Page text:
There's a Norman Rockwell exhibit rattling around the country called American Chronicles: The Art of Norman Rockwell. It's currently playing in Tacoma, Washington, so of course I had to see it -- the goal being to reinforce impressions gleaned from seeing his works at the Norman Rockwell Museum. Not surprisingly, that museum is the organizer of the exhibit, because its collection of Rockwell's paintings and artifacts is comprehensive.
Years ago when I lived in Albany, New York, I drove across the hills to Stockbridge, Massachusetts, a charming town that was Rockwell's last residence. He was living there then, just around the corner from the Red Lion Inn; you could easily spot his detached studio near the house. There was a Norman Rockwell Museum even then. It was housed in ... a house (if my memory is correct: a house or another structure in or near the Red Lion). I went through it once, but at the time was out of touch with art and still in thrall of the modernism that Everyone told us was what was true in Fine Arts. Rockwell was considered a curiosity.
Setting aside the subject-matter, what one finds is a high level of technical skill. One aspect of this that impresses me is that this skill shows even though Rockwell had to do the actual execution (not including planning, reference photography, etc.) in a matter of days or perhaps a week or three to hit his deadlines. Contrast this with some of the Pre-Raphaelite artists who might labor for months on a single work.
One example that struck me was his treatment of a wooden chest of drawers that served as part of the backdrop to the main subject; the wood grain was very nicely handled and more detailed than other contemporary illustrators might have bothered with.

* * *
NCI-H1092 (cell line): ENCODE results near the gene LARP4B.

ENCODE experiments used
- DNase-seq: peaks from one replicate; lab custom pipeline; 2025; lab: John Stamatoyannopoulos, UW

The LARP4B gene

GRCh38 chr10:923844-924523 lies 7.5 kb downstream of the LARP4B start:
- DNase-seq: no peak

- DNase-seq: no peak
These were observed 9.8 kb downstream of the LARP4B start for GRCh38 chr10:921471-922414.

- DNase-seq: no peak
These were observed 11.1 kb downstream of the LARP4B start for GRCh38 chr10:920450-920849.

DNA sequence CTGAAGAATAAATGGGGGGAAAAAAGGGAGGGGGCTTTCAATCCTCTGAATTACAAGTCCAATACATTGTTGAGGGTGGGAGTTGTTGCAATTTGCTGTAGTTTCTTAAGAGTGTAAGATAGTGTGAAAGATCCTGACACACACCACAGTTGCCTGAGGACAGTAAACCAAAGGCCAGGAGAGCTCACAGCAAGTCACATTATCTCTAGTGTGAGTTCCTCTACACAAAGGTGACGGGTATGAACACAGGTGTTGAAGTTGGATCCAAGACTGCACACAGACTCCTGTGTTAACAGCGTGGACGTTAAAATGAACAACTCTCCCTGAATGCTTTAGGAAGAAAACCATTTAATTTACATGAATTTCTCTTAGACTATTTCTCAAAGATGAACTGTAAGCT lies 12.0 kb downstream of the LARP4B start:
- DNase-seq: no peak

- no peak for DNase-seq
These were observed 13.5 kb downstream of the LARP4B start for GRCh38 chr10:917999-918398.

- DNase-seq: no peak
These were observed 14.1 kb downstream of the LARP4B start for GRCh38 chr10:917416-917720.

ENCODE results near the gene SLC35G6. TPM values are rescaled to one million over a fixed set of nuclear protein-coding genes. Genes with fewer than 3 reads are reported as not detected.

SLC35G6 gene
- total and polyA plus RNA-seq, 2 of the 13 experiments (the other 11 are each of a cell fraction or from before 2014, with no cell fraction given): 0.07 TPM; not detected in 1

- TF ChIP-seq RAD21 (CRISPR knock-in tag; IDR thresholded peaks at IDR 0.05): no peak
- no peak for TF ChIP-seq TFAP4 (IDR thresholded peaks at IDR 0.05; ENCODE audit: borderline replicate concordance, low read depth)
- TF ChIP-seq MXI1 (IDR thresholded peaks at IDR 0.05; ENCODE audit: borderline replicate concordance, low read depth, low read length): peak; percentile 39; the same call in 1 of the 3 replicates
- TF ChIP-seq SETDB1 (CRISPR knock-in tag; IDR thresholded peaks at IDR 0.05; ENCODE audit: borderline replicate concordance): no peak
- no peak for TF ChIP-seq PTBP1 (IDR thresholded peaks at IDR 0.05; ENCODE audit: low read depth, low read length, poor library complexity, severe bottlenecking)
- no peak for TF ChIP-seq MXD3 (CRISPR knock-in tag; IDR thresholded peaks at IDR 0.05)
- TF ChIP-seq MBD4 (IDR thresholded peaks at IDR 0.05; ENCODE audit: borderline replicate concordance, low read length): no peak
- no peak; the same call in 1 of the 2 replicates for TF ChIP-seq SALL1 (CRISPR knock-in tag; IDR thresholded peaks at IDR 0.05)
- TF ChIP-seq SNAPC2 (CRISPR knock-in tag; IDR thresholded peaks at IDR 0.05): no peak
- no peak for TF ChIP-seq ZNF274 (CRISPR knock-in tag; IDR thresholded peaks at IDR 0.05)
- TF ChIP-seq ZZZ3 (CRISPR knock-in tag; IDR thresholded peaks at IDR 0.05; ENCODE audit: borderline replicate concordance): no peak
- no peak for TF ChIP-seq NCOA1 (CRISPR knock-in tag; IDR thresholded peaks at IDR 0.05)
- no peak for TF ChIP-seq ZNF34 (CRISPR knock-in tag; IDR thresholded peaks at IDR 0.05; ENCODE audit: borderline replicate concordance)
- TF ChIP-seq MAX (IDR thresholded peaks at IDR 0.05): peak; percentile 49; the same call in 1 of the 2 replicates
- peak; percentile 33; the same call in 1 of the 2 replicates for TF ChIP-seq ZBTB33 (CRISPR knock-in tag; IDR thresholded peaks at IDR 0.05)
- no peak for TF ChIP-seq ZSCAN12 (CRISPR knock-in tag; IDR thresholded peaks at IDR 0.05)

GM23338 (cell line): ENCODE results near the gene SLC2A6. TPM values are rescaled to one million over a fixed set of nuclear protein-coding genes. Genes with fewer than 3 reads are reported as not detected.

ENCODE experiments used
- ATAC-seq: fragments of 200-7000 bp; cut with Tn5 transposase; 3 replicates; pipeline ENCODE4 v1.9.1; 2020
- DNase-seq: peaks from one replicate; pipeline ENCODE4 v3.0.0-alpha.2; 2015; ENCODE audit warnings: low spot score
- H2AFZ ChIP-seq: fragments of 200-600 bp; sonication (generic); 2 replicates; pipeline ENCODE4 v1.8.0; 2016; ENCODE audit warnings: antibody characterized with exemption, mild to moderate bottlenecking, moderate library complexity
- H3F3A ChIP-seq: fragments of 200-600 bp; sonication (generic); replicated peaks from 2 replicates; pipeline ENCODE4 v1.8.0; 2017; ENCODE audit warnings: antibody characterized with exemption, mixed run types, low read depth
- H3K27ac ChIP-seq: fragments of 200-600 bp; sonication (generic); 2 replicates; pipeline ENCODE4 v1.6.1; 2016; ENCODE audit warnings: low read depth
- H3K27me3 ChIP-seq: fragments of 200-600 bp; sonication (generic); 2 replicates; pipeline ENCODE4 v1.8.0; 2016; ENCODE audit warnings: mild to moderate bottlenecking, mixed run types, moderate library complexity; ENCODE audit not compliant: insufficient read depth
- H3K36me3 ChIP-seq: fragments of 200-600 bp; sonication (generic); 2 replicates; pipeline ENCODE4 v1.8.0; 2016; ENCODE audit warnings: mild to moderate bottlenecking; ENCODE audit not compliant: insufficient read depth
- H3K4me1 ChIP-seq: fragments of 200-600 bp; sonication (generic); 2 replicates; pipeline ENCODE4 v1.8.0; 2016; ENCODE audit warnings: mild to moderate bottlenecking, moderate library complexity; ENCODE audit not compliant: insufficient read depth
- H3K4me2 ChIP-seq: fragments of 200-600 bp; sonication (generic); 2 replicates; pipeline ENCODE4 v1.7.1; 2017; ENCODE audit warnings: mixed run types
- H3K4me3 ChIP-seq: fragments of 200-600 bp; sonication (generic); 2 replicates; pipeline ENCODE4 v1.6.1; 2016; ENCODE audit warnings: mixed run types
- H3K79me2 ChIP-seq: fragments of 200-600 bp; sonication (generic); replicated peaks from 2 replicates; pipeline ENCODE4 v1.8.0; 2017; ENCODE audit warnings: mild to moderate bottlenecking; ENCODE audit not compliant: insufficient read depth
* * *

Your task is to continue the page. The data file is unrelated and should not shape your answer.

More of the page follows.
The title of this post asserts that Rockwell was a "colorist" -- to me, that means someone appreciative of color subtleties and interactions and who is able to include such in a painting. Fine Arts painters are most likely to fall into this category, but illustrators also can make the grade. Examples include Frank Frazetta, N.C. Wyeth and, of course, Norman Rockwell.
The painting shown above was part of the exhibit. If your computer allows enlargement, this can be done in two stages; after the first enlargement, click on it again and you might get an even larger view. Even if you are able to enlarge it, Rockwell's use of colors is still not as apparent as when viewing the painting in person. In the stage-two enlargement you might notice areas of dark red in several places, especially on the sleeve folds of his bent arm. In person, this red is much brighter and, in my judgment, unnecessary. Otherwise, Lincoln's skin and clothing contain many hues and not just the basic color.
Many of the faces Rockwell painted have bits of blue and green along with the expected variations around red-orange. I was often a little startled when a sort of turquoise kept popping up on subjects' skins. These subtleties often didn't make it all the way to printed magazine covers, so Rockwell clearly felt he had to do his artistic duty in full knowledge that his fans wouldn't be able to see all that he'd actually wrought.
Other items in his illustrations also were painted with traces of color complementary to the main hue, creating a rich appearance. For example, a large leather bag slung over a coachman's shoulder contains more dark green than tans and browns.
I could go on, but perhaps the best thing I can do is urge you to view some of Rockwell's originals. The best site is the museum in Stockbridge. If you can't get there, then try for the exhibit I've been discussing (the link lists locations following its Tacoma stand). And there might be examples of his work here and there; check the internet to discover if a Rockwell is nearby.